Do you have other children apart from the son you had together?
Of course. He is my youngest son.
How many others do you have?
Well, in counting children, I’m a Yoruba man. I will mention a number of them but they are not all biological.
Did you also adopt?
Yes, you know. I have a big son who has given me about four grandchildren in the UK; so, I’m a grandfather and I’m looking forward to becoming a great-grandfather very soon. I don’t think I will like to talk about biological children when I know that my children who are not biological are also just as important to me; but in all, I have about eight children. I have a son who is making waves on the Internet right now. He is Dabo Williams; he’s a musician and I’m looking forward to launching him soon, hopefully.
What’s your opinion on polygamy?
Well, I’ll repeat what I said a very long time ago. I know it’s still in the newspaper somewhere. I said I have nothing against polygamy and I will never have anything against it. But the problem is that some people confuse polygamy with having a wife and having mistresses around. That is not polygamy. Polygamy is when the wife at home knows that you want to marry someone else and the other one comes home and they know each other. They either live together in the same or different quarters but they are aware of each other and co-exist. That is polygamy. My maternal grandfather had eight wives that I knew of. My own father had four wives and we lived together. As children, we ate from any of their pots of soup. I have an uncle then who had 11 wives and they all lived in the same house. That is polygamy but these religious peddlers will come around and condemn it. They will have a white wedding and put a ring on a woman’s finger yet, they will have mistresses all around the place and they will turn around to condemn polygamy. That is what is dangerous.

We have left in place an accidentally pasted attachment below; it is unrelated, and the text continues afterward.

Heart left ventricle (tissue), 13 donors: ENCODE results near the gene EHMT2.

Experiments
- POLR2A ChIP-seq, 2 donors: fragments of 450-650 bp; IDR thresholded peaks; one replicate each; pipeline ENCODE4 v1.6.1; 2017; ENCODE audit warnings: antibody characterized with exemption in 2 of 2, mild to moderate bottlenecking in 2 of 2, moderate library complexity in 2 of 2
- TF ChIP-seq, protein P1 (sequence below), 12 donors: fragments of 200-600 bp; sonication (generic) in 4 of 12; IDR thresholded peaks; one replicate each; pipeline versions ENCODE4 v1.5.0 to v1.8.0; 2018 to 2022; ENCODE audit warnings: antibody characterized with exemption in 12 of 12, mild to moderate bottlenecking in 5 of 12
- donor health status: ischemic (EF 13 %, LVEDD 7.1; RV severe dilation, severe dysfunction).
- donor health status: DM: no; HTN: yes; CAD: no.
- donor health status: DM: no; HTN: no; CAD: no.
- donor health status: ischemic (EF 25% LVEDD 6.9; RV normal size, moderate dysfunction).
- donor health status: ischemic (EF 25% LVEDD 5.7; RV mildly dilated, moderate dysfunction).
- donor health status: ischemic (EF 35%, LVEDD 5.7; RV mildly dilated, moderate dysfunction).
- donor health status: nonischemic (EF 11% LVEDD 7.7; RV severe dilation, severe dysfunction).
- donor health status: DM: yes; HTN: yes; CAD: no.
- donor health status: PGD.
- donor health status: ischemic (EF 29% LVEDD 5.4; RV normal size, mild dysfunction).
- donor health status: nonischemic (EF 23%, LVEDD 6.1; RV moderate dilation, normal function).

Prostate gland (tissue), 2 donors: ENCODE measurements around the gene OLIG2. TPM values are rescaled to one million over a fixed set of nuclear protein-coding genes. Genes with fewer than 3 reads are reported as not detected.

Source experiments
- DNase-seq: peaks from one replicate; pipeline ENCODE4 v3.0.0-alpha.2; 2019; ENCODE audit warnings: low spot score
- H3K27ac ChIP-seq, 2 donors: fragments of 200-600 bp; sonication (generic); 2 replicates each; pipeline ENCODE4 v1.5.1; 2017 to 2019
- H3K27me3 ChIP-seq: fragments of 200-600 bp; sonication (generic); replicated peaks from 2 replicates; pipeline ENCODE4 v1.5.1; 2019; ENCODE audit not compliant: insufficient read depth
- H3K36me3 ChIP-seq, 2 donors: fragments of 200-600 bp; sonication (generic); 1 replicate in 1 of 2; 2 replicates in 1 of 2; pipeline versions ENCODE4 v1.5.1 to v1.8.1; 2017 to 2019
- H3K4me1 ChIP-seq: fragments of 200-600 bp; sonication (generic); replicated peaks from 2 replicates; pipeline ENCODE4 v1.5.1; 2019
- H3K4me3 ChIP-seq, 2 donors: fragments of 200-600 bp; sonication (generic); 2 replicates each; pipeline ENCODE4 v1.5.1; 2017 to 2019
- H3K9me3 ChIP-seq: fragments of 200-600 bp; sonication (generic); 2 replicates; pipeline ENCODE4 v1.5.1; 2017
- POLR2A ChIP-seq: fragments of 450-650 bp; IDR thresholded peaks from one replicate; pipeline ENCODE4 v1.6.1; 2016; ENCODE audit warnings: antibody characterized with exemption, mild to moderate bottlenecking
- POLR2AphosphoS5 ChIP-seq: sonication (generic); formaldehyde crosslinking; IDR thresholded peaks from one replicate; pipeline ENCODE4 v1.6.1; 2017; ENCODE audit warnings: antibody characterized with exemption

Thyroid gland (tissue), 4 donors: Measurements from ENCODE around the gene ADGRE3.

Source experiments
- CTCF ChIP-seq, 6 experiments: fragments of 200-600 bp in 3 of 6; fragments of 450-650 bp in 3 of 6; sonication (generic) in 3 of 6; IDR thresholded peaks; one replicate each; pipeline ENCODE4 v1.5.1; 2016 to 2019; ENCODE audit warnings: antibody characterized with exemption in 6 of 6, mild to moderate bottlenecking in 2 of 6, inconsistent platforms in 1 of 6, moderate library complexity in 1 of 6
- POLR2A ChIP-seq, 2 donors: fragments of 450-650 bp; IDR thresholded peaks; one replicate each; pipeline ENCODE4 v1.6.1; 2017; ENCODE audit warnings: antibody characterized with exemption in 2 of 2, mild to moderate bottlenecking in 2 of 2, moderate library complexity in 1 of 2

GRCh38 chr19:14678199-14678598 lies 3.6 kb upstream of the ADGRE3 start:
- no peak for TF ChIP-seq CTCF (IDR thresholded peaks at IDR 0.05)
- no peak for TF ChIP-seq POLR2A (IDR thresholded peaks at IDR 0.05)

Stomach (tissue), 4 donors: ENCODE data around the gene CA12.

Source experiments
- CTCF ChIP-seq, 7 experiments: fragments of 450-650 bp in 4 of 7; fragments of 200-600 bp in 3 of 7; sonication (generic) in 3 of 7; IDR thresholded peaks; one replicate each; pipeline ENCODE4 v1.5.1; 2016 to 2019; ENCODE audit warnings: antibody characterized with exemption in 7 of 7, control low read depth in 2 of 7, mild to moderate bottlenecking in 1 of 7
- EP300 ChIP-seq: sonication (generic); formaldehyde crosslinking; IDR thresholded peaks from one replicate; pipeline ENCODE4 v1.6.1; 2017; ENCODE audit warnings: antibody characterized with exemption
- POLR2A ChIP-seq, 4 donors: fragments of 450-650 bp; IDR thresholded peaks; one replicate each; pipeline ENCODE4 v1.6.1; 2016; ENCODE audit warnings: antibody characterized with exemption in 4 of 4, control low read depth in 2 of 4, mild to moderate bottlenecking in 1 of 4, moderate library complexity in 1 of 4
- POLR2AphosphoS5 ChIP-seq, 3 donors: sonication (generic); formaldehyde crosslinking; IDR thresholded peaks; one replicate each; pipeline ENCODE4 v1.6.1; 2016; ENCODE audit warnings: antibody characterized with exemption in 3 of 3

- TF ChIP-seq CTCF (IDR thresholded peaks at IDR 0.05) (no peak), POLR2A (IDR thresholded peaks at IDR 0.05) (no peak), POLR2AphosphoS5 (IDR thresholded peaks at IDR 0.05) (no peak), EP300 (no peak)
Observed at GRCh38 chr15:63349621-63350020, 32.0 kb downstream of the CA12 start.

You mostly appear in white attire and you dress very youthful too. Is that delibrate?
For the white, that is what goes with my spirit. I am a very spiritual person and what suits my spirit is white, which signifies purity. However, on the surface of it, it is part of my brand. It gives me peace. For example, if I check into a hotel room and they can’t provide me with white bed sheets, I probably will have a nightmare; in most cases, yes. So, you need to understand what goes with your spirit. Everybody has what goes with their spirit; that’s why people have their colours. So, if it suits you, it probably does something to your spirit.
Does that explain why you keep and nurture white beard too?
No, that’s actually my brand. I didn’t give that to myself. That’s a brand God created for me. I can say I took it from my mum because dad died too soon. He was only 40 when he died but I was already grey when I was 40, that’s why people think I’ve been grey since forever. About wanting to appear smart, why not? I don’t think I want to be going about with agbada all the time and looking like my great-grandfather. I will wear that when necessary. I like looking smart. Your appearance is what people see when they see you.
Source: The PUNCH